Yves here. This post makes an important point: neoliberals often like to depict America as having no choice but to participate in a race to the bottom in worker wages “because markets,” as Lambert likes to say. But in fact, as Dan Fejes points out, America is conveniently playing a leading role in the erosion of wage and environmental protections relative to key advanced economy (and in the case of Mexico, not so advanced) trading partners.
By Dan Fejes, who lives in northeast Ohio. Cross posted from Pruning Shears
One of the more memorable turns of phrase I’ve heard in the past few years came during the effort to unionize an Ikea plant in Virginia. In the same way that Mexico became an attractive location for American capitalists because of lower wages and less stringent environmental standards, some European employers began finding America more to their liking. Or, put more colorfully:
During its successful campaign to organize the Danville workers, the International Association of Machinists (IAM), through its Machinists News Network, produced a web video called “Same Rules, Same Respect.” It charged that “when on American soil, IKEA is playing by a very different set of rules than when at home.” In the video, IAM Woodworking Division director Bill Street says, “We’ve become Sweden’s Mexico.”
That isn’t Europe’s approach across the board, of course; heaven knows Volkswagen did its best to give its American workers more of a voice. But there has definitely been a willingness for other Western nations to take advantage of America’s willingness to put itself at risk or a disadvantage. This has been especially pronounced with fossil fuels.
For instance, Canada has been at best ambivalent about building pipelines for its Alberta tar sands. On the one hand, its political and media elite is not only firmly in favor but vigorously lobbying for them. On the other, the combination of grassroots activism and court challenges has made building them in-country dicey. So it looks like Ottawa might just decide it’s easier to build what Charles Pierce called a death-funnel down the spine of the United States. Since Keystone has the enthusiastic support of climate science-denying cretins in both the House and Senate, it just might succeed.
(Post intermission #1: Canadians’ flattering image of themselves as unfailingly reticent and polite is wearing a bit thin lately. The actions above are not those of a reserved and self-effacing people but an aggrandized and obnoxious one. Please own your new identity and stop insulting our intelligence, thanks.)
A similar dynamic is playing out with fracking. It turns out there is a new trade agreement under negotiation called the Transatlantic Trade and Investment Partnership (TTIP), not to be confused with the Trans-Pacific Partnership (TPP) except to the extent that both are awful. The TTIP would, among other things, greatly increase American energy exports to the European Union. Since Europe is still acting like Hamlet on fracking, the effect is basically this: Let America bear all the hazard with unconventional extraction and let EU countries get the benefit. And since fracking enjoys roughly the same political constituency as Keystone, there are plenty of takers in Washington.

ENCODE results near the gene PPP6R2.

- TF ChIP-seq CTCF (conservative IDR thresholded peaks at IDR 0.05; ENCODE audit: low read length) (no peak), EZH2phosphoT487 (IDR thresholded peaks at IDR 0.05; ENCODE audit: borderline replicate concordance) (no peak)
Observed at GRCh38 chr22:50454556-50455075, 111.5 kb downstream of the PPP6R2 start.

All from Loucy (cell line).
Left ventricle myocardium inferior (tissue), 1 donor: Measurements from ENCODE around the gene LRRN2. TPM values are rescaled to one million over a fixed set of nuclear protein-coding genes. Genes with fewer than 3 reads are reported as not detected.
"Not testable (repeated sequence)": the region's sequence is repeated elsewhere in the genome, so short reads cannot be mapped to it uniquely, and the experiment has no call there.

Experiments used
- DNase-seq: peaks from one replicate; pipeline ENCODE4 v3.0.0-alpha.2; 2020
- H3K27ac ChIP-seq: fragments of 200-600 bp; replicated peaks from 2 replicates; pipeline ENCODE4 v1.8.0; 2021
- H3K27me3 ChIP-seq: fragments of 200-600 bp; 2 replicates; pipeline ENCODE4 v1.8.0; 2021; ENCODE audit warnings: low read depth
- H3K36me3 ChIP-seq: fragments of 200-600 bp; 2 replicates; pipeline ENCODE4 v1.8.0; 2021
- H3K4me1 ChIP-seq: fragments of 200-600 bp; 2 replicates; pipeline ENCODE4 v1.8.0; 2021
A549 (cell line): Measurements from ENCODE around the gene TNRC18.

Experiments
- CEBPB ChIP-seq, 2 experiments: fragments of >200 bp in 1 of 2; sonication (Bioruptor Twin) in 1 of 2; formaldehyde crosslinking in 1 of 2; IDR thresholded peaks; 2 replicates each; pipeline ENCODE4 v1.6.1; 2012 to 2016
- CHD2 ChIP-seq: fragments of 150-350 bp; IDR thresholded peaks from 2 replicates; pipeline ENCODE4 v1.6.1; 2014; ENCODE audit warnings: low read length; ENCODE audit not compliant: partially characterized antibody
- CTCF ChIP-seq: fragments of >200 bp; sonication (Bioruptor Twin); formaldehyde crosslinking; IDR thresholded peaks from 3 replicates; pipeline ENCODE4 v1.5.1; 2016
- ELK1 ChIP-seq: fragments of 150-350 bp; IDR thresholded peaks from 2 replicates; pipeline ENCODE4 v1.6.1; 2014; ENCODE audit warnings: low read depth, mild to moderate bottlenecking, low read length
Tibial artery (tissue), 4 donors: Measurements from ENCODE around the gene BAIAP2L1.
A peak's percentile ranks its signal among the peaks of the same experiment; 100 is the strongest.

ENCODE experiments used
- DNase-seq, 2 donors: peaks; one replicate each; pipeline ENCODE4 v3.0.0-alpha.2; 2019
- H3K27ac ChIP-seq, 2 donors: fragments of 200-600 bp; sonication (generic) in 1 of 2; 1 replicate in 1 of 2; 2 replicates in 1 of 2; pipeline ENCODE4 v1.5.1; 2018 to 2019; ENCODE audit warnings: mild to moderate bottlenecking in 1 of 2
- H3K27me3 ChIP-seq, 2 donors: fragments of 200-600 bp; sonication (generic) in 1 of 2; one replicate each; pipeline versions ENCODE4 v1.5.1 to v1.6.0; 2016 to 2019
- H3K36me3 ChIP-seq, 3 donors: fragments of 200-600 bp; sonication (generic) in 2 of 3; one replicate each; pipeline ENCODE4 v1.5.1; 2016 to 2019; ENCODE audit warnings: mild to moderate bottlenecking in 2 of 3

(Post intermission #2: These international pacts have gone from going from “free trade agreements” to “partnerships.” Maybe that’s because free trade agreements now have such a foul odor, but in any event the change of nomenclature is useful. Monstrosities like TTIP and TPP have less to do with trade than with forcing all participants to abide by individual signatories’ worst practices.)
Incidentally, the push to get Europe off of Russia’s energy supply line is also leading to some fairly scary developments in Ukraine. While it would be lovely to think Hunter Biden’s recent employment with a Ukrainian gas giant is a noble attempt to beat back creeping isolationism in the States, there is unfortunately a more plausible and disturbing explanation.
Since neither Keystone XL nor fracking are long term job creators, it isn’t even like the US is selling out on these issues. “Selling” would imply some kind of profit. American workers will have virtually nothing to show for either, and the economy will be similarly unmoved. Extraction industry executives will make out like bandits, and that’s about it.
Anyway, let me conclude by being very clear on something: The point here is not to demonize Europe or Canada. Neither Keystone nor TTIP will happen without the substantial, ongoing support of America’s political system. No one is pulling a fast one on us here. We know exactly what’s happening. But here’s what I find curious: There are a whole lot of “my country right or wrong” types who bristle with indignation if they believe America is being taken advantage of – yet they have been silent on both of these issues. Apparently it’s no longer a stain on the national honor to play us for a fool. I’ve never been a fan of that antediluvian notion, but it sure picked a bad time to fall by the wayside.